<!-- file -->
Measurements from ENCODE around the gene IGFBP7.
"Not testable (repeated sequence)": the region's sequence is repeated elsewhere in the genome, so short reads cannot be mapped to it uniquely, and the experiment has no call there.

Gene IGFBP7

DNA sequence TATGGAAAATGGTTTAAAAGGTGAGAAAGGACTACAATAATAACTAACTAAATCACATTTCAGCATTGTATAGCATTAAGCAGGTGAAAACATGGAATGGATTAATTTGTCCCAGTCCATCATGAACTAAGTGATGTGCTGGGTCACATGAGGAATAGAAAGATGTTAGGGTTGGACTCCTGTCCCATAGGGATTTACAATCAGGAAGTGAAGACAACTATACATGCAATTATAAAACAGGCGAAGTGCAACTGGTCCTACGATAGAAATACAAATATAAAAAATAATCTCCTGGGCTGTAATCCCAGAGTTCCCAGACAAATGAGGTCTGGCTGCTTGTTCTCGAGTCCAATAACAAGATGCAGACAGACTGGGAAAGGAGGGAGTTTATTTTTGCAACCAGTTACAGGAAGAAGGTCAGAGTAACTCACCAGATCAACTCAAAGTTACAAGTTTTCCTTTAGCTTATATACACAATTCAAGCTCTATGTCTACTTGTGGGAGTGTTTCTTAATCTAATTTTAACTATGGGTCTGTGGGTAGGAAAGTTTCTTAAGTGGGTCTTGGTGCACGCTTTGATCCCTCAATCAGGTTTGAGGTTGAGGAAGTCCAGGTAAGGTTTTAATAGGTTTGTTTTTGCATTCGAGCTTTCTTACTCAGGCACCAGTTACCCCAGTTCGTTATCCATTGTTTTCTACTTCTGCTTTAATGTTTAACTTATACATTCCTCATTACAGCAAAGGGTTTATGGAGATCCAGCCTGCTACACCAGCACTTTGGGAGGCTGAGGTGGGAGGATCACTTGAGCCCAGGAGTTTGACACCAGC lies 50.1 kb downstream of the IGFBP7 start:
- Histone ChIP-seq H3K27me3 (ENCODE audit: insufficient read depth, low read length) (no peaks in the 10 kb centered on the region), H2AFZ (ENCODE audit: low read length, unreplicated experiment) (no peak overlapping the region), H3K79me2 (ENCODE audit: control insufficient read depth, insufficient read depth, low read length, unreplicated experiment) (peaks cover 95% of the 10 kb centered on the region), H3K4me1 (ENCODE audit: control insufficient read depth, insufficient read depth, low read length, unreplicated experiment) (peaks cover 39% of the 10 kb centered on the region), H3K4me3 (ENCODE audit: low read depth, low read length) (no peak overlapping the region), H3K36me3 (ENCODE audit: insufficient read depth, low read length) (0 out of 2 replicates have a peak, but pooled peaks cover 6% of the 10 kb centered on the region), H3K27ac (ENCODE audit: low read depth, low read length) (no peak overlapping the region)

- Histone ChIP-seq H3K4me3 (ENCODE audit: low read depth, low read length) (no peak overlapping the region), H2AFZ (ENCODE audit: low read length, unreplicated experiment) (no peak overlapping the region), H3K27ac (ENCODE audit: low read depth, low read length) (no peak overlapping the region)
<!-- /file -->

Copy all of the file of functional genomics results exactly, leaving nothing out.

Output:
Measurements from ENCODE around the gene IGFBP7.
"Not testable (repeated sequence)": the region's sequence is repeated elsewhere in the genome, so short reads cannot be mapped to it uniquely, and the experiment has no call there.

Gene IGFBP7

DNA sequence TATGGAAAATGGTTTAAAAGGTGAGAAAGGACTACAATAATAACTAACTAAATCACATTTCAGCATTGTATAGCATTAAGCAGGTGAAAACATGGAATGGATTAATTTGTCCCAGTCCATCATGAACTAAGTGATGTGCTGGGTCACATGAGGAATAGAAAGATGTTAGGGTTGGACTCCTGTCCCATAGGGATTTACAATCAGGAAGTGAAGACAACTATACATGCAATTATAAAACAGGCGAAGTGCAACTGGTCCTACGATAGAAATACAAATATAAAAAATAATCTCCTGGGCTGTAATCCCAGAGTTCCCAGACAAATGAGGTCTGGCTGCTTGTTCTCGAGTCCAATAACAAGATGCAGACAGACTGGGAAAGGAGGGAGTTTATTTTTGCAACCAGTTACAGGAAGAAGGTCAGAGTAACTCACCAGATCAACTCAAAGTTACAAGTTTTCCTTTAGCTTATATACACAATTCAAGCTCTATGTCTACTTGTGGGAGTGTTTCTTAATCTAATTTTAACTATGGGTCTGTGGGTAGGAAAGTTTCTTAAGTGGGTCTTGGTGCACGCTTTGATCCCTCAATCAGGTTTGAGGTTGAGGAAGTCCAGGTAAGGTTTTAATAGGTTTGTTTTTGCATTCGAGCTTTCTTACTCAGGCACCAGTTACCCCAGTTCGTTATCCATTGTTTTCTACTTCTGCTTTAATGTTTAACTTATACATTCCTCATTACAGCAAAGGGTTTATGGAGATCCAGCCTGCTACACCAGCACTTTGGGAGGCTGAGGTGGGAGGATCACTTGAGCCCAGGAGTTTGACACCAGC lies 50.1 kb downstream of the IGFBP7 start:
- Histone ChIP-seq H3K27me3 (ENCODE audit: insufficient read depth, low read length) (no peaks in the 10 kb centered on the region), H2AFZ (ENCODE audit: low read length, unreplicated experiment) (no peak overlapping the region), H3K79me2 (ENCODE audit: control insufficient read depth, insufficient read depth, low read length, unreplicated experiment) (peaks cover 95% of the 10 kb centered on the region), H3K4me1 (ENCODE audit: control insufficient read depth, insufficient read depth, low read length, unreplicated experiment) (peaks cover 39% of the 10 kb centered on the region), H3K4me3 (ENCODE audit: low read depth, low read length) (no peak overlapping the region), H3K36me3 (ENCODE audit: insufficient read depth, low read length) (0 out of 2 replicates have a peak, but pooled peaks cover 6% of the 10 kb centered on the region), H3K27ac (ENCODE audit: low read depth, low read length) (no peak overlapping the region)

- Histone ChIP-seq H3K4me3 (ENCODE audit: low read depth, low read length) (no peak overlapping the region), H2AFZ (ENCODE audit: low read length, unreplicated experiment) (no peak overlapping the region), H3K27ac (ENCODE audit: low read depth, low read length) (no peak overlapping the region)